Leave from work: 1 week depending on your professional activity
Bruises 15 to 20 days
Swelling is at its height on the 3 rd or 4 th day after the operation then fades progressively
Scars take 6 to 9 months to whiten
Exercise It is necessary to wait for 4 to 6 weeks after the operation before resuming any sporting activity again that requires sideward arm movements and thus would pull on the scars
In most cases, operations run smoothly and patients are happy with the result. However, before deciding to go ahead with an operation, you should be aware of the risks and possible complications.
General risks of all surgical operations: infections, haematomas, healing problems and risks from anaesthetics
Risk of infections rises through the proximity of a natural crease. Therefore you will be asked to keep scars clean and to respect antiseptic and antibiotic prescriptions. In case of infection, a surgical drainage may be necessary.
Haematomas are a very rare complication but need to be evacuated rapidly. They tend to occur in the hours following the operation. The risk of haematoma rises considerably when medicines that can cause bleeding are taken pre and post-op.
As in any plastic surgery operation, the quality of healing is not known in advance. Immediately after the operation a scar can inflame or weep, requiring specific local treatments that can often be long. Respect of advice concerning cleanliness, stopping smoking and attendance of monitoring sessions will be decisive. In the mid-term, a scar can sometimes develop poorly: thicken, expand, form keloids. This principally depends on the type of skin (red or black skins experience more problems) and health behaviour (cigarettes and the contraceptive pill increase this risk.)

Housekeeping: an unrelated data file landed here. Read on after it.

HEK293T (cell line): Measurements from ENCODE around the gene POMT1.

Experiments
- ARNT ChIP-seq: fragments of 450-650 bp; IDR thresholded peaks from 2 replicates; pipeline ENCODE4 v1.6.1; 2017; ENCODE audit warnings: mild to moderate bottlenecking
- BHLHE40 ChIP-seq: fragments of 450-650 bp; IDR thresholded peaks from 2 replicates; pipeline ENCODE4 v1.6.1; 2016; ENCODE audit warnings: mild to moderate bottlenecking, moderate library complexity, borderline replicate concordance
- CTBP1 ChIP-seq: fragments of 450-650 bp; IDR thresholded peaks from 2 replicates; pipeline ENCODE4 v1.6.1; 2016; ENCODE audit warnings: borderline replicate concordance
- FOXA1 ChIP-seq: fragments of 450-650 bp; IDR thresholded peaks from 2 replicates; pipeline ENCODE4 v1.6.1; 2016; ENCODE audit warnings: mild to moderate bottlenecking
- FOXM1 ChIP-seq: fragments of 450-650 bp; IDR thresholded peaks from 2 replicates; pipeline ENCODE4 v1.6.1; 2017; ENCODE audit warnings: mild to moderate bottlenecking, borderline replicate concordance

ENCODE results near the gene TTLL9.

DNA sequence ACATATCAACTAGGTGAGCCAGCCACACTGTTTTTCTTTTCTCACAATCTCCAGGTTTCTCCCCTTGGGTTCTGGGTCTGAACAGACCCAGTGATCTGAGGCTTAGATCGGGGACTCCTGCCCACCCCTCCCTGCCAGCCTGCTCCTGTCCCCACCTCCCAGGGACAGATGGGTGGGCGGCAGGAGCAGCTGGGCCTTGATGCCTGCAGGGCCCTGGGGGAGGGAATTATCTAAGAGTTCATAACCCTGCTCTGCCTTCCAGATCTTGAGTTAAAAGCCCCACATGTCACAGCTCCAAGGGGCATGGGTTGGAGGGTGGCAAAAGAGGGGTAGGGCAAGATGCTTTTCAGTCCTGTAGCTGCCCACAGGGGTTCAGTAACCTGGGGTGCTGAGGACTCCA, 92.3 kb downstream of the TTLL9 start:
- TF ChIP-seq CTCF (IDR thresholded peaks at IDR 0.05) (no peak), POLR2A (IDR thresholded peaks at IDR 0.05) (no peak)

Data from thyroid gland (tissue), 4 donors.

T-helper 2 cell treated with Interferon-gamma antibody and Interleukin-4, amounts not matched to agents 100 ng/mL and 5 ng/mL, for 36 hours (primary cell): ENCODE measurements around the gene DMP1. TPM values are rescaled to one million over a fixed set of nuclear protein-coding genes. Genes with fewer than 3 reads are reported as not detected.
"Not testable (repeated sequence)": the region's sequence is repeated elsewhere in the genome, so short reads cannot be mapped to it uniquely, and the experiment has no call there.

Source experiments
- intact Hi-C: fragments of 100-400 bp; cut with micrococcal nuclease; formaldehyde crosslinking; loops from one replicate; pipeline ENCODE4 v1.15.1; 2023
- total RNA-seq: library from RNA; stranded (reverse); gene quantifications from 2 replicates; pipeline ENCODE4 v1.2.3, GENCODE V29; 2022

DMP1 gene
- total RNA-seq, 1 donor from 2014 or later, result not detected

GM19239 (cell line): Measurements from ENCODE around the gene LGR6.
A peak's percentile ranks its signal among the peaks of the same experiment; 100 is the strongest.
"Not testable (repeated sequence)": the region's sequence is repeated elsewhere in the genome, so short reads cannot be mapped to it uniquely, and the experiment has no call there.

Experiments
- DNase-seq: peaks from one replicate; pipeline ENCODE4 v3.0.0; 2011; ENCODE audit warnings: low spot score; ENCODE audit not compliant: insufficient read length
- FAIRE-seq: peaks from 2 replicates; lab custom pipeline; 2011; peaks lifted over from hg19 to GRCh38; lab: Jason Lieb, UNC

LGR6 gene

Risks from anaesthetics
Anaesthetic techniques and monitoring methods have improved immensely and safety is high when an operation is performed in non-emergency conditions on a person in good health, when the anaesthetist is competent and working in a recognised establishment. However, the effect of anaesthetics on the body can be difficult to predict and treat. Therefore there are still risks and hazards inherent to all anaesthetics before and after the operation. This is why it is imperative that you consult the anaesthetist prior to the operation and fully inform him of the state of your health. In function of your health and the planned operation, he will assess the risks related to anaesthetics and tell you of any potential precautions to take. If the anaesthetist objects to the operation, this decision is final.
(see in chapter ” Before surgery ” section “Check up and anaesthetic consultation“)
Risks during any aesthetic operation: asymmetry, a result judged as insufficient or excessive, need to touch up results, sensitivity issues
The way in which tissues react to an operation is always specific and, to a certain extent, unpredictable. It depends on the patient correctly following the doctor’s recommendations, but luck also plays a role. This is why all risks of asymmetry, unsatisfactory or excessive results and the need to touch up are evoked prior to any aesthetic operation.
Arm lift – specific issues:
Imperfection of results
There is the risk of insufficient or asymmetric results especially for patients with bad quality skin and notably for people who were previously overweight whose skin tends to become slack as of the day after the operation.